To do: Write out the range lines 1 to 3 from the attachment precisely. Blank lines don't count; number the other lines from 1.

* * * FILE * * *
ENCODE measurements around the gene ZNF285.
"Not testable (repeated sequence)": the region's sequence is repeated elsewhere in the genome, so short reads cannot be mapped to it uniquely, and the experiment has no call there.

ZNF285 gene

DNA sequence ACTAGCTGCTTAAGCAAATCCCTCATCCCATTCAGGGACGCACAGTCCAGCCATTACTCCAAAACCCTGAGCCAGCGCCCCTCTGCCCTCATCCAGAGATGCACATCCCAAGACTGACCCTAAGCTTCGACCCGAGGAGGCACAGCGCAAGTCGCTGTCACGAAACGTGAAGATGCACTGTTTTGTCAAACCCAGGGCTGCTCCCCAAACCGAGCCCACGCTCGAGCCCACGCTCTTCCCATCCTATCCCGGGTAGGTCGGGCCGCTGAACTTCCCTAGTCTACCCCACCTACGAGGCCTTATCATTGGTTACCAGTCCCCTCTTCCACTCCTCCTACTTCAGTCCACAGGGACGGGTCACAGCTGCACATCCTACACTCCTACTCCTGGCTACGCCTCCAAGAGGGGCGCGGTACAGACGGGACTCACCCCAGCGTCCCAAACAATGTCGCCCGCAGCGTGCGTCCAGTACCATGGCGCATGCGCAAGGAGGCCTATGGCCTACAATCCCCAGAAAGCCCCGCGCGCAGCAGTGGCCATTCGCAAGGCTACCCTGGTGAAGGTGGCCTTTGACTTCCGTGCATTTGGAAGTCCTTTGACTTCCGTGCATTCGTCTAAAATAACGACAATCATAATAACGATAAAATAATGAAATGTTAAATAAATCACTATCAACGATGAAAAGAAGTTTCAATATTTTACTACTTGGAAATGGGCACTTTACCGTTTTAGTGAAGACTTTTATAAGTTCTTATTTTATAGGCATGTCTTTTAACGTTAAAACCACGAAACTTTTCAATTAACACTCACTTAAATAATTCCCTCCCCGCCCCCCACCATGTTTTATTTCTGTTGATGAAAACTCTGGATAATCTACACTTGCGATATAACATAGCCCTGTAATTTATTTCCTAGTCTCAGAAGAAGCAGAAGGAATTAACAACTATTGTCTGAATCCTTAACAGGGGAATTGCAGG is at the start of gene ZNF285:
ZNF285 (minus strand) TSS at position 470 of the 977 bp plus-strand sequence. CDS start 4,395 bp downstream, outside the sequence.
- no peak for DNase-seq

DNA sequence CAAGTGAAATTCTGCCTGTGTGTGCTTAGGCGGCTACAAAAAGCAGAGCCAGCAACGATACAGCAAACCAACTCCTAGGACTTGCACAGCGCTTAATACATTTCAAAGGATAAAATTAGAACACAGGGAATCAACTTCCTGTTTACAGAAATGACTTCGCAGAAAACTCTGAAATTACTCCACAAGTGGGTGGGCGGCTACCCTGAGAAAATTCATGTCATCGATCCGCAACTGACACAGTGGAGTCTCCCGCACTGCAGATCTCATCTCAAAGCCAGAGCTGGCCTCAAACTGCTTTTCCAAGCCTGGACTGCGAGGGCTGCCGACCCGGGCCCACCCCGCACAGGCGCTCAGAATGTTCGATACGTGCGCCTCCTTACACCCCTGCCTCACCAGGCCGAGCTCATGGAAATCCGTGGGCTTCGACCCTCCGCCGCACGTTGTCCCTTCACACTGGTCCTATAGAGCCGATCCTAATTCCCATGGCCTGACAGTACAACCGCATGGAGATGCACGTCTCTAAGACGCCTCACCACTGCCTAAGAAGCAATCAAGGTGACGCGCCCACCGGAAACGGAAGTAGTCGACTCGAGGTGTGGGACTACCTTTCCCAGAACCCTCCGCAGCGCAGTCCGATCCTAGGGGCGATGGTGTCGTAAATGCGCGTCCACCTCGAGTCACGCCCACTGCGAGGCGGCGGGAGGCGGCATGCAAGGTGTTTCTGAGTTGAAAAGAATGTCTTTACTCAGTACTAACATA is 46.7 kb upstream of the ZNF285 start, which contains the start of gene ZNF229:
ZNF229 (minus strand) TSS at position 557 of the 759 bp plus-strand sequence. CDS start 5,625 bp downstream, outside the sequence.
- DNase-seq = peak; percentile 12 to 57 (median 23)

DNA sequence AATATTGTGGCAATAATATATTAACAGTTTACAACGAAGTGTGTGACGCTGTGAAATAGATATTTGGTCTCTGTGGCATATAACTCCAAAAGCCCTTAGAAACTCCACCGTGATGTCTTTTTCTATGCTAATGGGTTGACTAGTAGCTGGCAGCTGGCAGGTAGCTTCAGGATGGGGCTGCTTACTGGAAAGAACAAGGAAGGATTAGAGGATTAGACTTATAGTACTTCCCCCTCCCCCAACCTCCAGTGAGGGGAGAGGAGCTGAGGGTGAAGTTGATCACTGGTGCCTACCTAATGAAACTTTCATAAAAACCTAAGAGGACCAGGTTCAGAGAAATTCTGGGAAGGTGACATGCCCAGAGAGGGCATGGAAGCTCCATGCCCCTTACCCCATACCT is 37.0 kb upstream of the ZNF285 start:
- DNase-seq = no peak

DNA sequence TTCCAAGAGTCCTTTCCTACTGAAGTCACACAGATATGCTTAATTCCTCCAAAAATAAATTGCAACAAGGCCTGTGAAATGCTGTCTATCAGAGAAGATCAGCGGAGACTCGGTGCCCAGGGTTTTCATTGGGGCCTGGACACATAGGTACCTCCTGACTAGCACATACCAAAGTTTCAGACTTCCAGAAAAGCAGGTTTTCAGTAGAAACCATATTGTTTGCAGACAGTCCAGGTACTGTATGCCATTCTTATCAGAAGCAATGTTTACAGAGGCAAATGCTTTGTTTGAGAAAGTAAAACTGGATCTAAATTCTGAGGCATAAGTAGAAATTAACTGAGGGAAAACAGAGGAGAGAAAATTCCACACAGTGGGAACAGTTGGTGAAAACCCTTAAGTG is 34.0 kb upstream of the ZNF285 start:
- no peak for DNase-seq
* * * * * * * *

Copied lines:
ENCODE measurements around the gene ZNF285.
"Not testable (repeated sequence)": the region's sequence is repeated elsewhere in the genome, so short reads cannot be mapped to it uniquely, and the experiment has no call there.

ZNF285 gene